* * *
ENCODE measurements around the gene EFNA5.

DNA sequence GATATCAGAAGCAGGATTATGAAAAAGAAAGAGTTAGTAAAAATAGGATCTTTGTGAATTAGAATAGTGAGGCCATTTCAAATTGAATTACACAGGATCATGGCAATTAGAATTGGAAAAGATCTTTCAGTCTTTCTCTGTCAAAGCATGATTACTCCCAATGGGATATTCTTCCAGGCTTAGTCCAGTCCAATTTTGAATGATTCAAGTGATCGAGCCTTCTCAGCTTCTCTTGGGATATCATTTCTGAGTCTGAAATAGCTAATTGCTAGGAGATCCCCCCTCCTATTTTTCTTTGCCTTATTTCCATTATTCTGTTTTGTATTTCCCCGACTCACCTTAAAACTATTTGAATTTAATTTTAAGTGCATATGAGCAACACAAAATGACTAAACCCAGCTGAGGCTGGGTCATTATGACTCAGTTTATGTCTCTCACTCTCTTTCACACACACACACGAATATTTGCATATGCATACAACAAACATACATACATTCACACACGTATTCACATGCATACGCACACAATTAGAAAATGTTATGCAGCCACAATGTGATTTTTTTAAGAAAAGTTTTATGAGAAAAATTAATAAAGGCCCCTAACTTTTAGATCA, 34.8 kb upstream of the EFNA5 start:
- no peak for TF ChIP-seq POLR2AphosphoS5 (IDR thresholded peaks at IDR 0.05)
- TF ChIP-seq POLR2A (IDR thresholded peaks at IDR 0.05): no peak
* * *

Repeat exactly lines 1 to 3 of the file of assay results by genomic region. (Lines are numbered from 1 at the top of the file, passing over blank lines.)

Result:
ENCODE measurements around the gene EFNA5.

DNA sequence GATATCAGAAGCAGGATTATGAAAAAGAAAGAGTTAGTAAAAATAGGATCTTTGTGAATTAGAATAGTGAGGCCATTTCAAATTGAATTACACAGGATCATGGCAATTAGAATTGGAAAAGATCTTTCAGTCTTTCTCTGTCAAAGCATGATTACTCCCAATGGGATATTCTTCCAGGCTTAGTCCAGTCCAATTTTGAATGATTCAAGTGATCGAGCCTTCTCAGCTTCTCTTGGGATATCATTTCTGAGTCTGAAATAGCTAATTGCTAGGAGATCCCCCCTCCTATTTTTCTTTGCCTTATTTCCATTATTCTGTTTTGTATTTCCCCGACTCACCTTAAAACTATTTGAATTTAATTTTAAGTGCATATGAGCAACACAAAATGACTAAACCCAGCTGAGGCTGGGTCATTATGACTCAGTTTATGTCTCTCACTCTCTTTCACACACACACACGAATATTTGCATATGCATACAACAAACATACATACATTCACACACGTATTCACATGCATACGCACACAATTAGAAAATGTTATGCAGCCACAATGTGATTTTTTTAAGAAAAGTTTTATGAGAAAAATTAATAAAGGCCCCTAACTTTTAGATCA, 34.8 kb upstream of the EFNA5 start:
- no peak for TF ChIP-seq POLR2AphosphoS5 (IDR thresholded peaks at IDR 0.05)